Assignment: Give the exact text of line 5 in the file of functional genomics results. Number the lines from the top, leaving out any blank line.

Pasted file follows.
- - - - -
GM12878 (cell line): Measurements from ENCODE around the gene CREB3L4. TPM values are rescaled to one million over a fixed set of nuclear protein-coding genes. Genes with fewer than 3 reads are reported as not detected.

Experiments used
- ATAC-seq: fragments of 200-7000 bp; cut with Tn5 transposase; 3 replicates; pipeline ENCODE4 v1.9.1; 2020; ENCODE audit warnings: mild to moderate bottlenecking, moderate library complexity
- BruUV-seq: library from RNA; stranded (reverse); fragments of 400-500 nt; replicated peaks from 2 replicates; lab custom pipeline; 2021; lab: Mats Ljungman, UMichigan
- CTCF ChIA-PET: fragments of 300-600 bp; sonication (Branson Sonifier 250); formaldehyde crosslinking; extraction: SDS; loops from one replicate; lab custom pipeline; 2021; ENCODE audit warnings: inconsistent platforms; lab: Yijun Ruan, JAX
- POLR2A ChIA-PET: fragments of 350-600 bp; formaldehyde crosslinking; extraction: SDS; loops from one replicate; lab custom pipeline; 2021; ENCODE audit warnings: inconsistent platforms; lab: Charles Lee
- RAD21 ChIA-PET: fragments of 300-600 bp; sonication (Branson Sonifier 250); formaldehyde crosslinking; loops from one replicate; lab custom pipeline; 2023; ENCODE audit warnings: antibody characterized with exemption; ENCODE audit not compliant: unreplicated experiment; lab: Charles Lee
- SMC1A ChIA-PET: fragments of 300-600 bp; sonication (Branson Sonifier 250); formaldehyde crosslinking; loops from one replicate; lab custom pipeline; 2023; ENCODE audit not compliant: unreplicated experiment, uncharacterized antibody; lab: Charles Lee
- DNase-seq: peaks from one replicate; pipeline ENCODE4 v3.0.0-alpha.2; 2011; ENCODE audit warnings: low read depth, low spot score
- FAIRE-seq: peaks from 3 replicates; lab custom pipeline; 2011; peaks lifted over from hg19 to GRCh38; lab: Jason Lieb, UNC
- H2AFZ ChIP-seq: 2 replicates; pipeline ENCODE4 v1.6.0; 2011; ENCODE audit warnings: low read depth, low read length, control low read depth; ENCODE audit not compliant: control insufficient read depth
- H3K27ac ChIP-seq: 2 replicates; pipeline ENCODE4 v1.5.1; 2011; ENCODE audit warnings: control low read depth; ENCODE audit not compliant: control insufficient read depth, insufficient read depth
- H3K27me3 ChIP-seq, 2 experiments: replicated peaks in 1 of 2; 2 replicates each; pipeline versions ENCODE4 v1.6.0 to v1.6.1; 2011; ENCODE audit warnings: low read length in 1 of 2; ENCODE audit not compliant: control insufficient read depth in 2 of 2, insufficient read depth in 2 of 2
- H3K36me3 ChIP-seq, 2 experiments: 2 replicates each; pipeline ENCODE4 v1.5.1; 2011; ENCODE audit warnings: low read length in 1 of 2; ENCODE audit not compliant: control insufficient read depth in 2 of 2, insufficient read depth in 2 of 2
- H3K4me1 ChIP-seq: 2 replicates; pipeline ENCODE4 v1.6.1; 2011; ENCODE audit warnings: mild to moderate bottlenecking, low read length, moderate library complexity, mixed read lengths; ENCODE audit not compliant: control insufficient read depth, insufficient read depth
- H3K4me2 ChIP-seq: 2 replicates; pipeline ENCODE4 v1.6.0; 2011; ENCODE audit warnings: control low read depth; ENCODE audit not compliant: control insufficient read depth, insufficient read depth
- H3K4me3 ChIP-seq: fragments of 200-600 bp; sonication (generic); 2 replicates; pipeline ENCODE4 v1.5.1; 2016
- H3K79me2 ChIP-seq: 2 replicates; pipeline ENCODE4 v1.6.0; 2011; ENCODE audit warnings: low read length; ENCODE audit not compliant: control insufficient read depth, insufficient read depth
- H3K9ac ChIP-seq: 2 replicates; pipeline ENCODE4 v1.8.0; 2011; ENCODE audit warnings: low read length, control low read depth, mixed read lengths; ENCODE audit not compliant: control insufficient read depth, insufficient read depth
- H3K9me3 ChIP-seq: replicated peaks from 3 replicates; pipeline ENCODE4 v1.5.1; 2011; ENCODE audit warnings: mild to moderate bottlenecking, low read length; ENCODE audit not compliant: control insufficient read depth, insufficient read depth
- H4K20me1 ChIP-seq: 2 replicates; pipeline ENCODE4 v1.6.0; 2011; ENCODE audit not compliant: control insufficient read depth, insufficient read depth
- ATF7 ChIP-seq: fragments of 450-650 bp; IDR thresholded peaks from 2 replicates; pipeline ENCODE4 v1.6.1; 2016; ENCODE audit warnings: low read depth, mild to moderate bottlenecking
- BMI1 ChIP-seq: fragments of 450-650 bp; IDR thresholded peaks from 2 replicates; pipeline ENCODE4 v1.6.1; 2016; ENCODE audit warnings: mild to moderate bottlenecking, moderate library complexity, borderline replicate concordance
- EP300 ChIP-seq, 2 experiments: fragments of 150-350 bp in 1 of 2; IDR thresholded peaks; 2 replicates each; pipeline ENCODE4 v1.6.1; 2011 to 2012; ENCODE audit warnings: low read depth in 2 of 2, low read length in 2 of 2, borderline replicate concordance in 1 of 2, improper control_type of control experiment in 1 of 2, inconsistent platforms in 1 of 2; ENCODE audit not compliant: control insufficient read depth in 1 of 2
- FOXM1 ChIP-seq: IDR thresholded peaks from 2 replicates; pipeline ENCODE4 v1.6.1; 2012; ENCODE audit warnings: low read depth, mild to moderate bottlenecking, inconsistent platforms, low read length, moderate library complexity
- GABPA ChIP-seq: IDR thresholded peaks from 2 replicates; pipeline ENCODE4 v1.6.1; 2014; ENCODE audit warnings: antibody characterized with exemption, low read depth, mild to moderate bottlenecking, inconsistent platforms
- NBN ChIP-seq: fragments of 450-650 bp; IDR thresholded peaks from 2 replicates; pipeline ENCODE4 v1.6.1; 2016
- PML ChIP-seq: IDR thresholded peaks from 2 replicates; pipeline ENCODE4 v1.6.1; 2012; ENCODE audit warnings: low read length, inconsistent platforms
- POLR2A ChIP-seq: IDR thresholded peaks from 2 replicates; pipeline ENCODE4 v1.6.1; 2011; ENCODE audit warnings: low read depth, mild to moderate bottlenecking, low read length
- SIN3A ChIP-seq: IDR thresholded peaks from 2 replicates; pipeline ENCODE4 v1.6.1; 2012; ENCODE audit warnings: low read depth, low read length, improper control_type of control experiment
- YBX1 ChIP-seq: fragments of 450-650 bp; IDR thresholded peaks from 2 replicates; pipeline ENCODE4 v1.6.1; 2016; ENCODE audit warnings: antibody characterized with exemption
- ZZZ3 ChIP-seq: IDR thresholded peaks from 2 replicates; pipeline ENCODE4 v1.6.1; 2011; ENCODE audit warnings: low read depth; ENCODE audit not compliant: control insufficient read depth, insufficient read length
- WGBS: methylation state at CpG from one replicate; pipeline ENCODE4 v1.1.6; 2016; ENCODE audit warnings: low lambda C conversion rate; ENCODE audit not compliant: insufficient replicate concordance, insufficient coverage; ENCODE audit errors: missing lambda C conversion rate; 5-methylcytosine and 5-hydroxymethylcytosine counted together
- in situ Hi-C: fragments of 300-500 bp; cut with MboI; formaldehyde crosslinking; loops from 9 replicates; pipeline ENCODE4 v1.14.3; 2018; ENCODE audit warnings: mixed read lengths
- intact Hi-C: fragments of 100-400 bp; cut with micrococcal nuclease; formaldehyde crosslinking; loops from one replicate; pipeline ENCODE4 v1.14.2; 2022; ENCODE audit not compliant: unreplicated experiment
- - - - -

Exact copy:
- CTCF ChIA-PET: fragments of 300-600 bp; sonication (Branson Sonifier 250); formaldehyde crosslinking; extraction: SDS; loops from one replicate; lab custom pipeline; 2021; ENCODE audit warnings: inconsistent platforms; lab: Yijun Ruan, JAX